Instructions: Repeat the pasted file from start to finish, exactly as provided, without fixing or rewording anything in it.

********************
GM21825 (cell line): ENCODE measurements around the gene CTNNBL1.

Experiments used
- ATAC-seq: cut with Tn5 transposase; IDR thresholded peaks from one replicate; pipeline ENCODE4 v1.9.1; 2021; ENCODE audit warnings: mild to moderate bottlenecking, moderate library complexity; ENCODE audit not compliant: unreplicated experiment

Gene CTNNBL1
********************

GM21825 (cell line): ENCODE measurements around the gene CTNNBL1.

Experiments used
- ATAC-seq: cut with Tn5 transposase; IDR thresholded peaks from one replicate; pipeline ENCODE4 v1.9.1; 2021; ENCODE audit warnings: mild to moderate bottlenecking, moderate library complexity; ENCODE audit not compliant: unreplicated experiment

Gene CTNNBL1